10/8: Lecture Topics - PowerPoint PPT Presentation

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10/8: Lecture Topics

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  1. 10/8: Lecture Topics • C Brainteaser from last time • More on Procedure Call • More than four arguments • A recursive example • Starting a Program • Exercise 3.2 from H+P

  2. 5+ Arguments • Up to four arguments can be passed in registers $a0-$a3 • To pass more than four, • Push them on the stack • Set the frame pointer ($fp) to point to them • The frame pointer provides a stable base register for the duration of the procedure

  3. Stack Allocation $sp Low address Local vars. Callee’s stack frame Saved $s regs. Saved $ra Saved args $fp $sp $sp Caller’s stack frame Caller’s stack frame $fp $fp Before During After High address

  4. Recursive Procedure Call • A recursive procedure calls itself • With the stack, no more difficult than nested procedure call int fact(int n) { if(n < 1) return 1; else return (n * fact(n-1)); }

  5. Factorial Implementation fact: subi $sp, $sp, 8 sw $ra, 4($sp) sw $a0, 0($sp) slt $t0, $a0, 1 beq $t0, $zero, L1 add $v0, $zero, 1 add $sp, $sp, 8 jr $ra L1: sub $a0, $a0, 1 jal fact lw $a0, 0($sp) lw $ra, 4($sp) add $sp, $sp, 8 mult $v0, $a0, $v0 jr $ra

  6. Starting a Program • Two phases from source code to execution • Compile time • compiler • assembler • linker • Run time • loader

  7. Compile Time • You’re experts on compiling from source to assembly • Two parts to translating from assembly to machine language: • Instruction encoding • Translating labels to addresses • Label translations go in the symbol table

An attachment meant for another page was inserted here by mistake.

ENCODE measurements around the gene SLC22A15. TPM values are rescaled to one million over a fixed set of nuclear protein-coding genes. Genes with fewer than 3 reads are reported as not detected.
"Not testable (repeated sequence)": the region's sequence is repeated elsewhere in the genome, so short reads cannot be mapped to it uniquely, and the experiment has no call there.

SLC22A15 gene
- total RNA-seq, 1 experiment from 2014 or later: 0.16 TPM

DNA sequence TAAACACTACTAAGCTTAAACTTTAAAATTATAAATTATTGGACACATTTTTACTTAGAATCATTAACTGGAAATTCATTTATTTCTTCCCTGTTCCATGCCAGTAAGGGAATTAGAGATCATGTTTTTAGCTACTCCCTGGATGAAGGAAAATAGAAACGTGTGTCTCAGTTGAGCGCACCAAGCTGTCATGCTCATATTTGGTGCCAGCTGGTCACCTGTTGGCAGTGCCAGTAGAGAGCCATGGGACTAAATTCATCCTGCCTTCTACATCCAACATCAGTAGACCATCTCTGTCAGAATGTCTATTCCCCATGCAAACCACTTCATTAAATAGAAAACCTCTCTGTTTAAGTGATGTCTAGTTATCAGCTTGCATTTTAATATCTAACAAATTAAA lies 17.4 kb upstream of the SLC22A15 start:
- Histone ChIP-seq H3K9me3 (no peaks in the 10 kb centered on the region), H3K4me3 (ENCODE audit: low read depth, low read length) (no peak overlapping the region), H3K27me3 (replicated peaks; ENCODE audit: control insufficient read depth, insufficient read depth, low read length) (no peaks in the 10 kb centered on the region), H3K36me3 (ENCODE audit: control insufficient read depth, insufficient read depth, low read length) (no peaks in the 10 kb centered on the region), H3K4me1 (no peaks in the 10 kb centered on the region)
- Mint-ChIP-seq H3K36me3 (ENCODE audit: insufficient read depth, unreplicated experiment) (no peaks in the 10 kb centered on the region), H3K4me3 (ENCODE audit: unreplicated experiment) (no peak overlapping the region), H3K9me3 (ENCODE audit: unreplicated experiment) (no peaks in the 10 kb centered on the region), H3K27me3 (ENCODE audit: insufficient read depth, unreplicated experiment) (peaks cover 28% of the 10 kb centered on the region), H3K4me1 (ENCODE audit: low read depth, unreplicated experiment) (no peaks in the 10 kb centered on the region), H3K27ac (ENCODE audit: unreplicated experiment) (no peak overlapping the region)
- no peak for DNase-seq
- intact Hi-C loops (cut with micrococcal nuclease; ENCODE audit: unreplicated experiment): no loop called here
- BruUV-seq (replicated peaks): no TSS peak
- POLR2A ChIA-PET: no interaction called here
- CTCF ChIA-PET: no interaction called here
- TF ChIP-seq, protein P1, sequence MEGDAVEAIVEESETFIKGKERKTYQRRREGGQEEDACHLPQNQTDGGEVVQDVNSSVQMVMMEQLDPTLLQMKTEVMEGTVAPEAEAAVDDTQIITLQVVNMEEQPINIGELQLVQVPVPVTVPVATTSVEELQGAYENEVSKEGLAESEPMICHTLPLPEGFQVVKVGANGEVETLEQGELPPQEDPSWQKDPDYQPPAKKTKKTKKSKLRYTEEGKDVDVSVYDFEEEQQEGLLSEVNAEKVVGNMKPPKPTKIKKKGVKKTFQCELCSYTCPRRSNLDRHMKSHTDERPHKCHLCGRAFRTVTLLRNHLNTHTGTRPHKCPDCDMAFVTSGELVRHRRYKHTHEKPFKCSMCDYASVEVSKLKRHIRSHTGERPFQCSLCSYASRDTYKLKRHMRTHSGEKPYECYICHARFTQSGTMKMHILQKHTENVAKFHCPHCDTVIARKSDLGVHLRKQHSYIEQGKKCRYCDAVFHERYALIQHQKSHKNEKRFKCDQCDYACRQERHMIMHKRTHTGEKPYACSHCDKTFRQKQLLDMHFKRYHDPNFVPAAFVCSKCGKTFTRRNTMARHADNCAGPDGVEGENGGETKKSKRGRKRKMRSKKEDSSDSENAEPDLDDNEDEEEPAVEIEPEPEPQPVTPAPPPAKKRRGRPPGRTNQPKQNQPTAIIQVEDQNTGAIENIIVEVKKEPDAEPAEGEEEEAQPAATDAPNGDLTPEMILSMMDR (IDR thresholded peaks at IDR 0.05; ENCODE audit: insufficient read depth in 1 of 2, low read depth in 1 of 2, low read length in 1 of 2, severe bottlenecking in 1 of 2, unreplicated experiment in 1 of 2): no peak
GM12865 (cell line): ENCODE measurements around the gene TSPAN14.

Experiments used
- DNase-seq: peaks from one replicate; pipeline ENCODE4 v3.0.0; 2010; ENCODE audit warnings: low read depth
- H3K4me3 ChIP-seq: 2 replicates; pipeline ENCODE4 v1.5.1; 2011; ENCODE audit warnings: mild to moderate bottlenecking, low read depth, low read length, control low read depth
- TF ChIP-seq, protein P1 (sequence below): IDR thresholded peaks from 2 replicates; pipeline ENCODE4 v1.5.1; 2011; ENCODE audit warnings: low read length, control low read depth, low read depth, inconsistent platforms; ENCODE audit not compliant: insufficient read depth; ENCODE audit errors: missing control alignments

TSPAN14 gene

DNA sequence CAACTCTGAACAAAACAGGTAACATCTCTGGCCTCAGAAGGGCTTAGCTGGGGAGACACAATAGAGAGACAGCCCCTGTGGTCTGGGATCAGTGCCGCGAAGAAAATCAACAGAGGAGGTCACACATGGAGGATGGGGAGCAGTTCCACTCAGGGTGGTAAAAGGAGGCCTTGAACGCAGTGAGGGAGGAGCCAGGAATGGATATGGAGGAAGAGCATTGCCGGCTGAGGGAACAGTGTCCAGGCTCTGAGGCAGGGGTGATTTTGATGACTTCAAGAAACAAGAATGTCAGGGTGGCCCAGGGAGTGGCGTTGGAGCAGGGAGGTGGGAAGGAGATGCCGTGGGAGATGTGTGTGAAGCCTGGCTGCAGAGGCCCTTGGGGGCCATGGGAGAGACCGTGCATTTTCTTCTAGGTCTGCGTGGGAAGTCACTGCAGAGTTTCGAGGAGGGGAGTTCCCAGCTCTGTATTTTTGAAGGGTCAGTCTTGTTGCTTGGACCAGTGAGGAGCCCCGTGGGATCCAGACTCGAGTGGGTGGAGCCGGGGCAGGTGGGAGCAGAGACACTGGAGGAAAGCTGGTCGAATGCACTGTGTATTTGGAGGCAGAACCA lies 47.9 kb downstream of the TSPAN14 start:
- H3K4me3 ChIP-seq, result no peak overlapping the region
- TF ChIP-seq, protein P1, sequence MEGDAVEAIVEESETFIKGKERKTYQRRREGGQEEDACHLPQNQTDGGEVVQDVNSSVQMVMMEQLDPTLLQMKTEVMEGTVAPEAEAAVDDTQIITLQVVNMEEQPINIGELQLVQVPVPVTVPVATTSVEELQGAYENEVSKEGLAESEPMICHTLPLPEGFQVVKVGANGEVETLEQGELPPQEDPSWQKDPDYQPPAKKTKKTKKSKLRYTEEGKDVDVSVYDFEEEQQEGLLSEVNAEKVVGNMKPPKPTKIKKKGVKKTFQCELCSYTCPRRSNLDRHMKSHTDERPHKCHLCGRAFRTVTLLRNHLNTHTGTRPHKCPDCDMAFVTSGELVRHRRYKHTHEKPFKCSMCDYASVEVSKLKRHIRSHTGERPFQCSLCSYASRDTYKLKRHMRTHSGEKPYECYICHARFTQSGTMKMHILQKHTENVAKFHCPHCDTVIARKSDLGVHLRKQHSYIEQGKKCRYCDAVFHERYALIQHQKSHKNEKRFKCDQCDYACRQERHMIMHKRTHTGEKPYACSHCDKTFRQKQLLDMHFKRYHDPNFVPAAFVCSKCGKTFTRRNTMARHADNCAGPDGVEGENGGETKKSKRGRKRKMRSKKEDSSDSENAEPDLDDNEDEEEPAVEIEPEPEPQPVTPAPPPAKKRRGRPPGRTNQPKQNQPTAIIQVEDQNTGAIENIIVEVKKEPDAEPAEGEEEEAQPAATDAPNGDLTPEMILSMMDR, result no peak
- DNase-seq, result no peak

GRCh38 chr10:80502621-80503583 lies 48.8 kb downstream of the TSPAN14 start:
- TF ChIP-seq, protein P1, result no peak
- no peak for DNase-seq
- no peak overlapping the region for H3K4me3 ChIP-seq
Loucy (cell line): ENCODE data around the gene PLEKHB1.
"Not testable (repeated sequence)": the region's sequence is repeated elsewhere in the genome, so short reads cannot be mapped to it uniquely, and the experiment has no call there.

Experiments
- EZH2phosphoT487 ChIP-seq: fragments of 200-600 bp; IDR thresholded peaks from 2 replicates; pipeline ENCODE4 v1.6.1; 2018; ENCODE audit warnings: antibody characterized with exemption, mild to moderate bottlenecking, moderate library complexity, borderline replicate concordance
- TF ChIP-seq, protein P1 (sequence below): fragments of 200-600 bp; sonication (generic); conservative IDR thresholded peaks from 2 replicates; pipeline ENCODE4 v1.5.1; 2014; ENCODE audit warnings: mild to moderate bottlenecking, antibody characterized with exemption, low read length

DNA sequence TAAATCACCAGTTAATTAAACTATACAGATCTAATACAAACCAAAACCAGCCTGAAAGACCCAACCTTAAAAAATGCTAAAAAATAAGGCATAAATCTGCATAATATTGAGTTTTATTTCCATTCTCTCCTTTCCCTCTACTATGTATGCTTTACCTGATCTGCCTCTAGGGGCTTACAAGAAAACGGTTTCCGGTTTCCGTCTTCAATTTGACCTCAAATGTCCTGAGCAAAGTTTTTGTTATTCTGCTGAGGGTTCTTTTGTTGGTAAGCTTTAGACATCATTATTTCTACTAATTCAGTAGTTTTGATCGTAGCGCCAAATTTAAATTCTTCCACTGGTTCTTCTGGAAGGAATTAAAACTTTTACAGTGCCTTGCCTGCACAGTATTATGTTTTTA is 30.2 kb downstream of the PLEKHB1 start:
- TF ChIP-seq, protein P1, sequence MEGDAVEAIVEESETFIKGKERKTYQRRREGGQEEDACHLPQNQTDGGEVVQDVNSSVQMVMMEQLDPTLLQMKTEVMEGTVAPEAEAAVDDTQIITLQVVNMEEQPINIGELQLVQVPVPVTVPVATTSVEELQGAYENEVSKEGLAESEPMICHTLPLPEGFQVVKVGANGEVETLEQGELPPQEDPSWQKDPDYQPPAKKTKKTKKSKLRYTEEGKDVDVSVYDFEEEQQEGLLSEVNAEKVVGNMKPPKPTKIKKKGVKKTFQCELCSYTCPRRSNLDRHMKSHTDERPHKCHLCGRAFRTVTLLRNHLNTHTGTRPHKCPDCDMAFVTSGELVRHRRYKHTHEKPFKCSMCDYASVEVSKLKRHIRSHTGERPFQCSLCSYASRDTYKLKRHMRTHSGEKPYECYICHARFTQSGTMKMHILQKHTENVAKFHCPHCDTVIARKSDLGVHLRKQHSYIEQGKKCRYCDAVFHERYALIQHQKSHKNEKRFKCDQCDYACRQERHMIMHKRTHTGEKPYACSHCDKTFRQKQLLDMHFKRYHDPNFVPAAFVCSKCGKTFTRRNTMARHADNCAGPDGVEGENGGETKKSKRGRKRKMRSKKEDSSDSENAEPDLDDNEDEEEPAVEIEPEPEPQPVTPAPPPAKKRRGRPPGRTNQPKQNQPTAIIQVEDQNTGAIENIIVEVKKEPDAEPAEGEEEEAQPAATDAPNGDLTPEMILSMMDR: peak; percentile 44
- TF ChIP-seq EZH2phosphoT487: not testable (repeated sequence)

8. Modular Program Design • Small projects may use only one file • Any time any one line changes, recompile and reassemble the whole thing • For larger projects, recompilation time is significant • Solution: split project into modules • compile and assemble modules separately • link the object files

  9. The Linker • The linker’s job is to “stitch together” the object files: 1. Place the data modules in memory 2. Determine the addresses of data and labels 3. Match up references between modules

  10. Placing Modules in Memory • Link a word processor application: text Editing text text static data Spell checking static data static data Paperclip

  11. Determining Addresses • Some addresses change during memory layout • Modules were compiled in isolation • Absolute addresses must be relocated text text

  12. Resolving References • The editing module calls a routine from the spell checker • That symbol is unresolved at compile time • The linker matches unresolved symbols to locations in other modules

  13. Libraries • Some code is used so often, it is bundled into libraries for common access • Libraries contain most of the code you use but didn’t write: e.g., printf() • Library code is (often) merged with yours at link time

  14. The Executable • End result of compiling, assembling, and linking: the executable • Contains: • Header, listing the lengths of the other segments • Text segment • Static data segment • Potentially other segments, depending on architecture & OS conventions

  15. Run Time • We’ll learn a lot more about this during the OS part of the course • In a nutshell: • Some dynamic linking may occur • The segments are loaded into memory • The OS transfers control to the program and it runs

  16. Exercise 3.2 • 25% Correct: computes the mode and the number of times the mode occurs • 50% Part way there • Computes the number of times the A[4999] occurs • Some other computation involving looping over the array • 25% Incorrect or no answer

  17. Key Observations add $a1, $a1, $a1 add $v0, $t5, $zero add $a1, $a1, $a1 add $v1, $t4, $zero add $v0, $zero, $zero next: addi $t0, $t0, 4 add $t0, $zero, $zero bne $t0, $a1, outer outer: add $t4, $a0, $t0 lw $t4, 0($t4) add $t5, $zero, $zero add $t1, $zero, $zero inner: add $t3, $a0, $t1 lw $t3, 0($t3) bne $t3, $t4, skip addi $t5, $t5, 1 skip: addi $t1, $t1, 4 bne $t1, $a1, inner slt $t2, $t5, $v0 bne $t2, $zero, next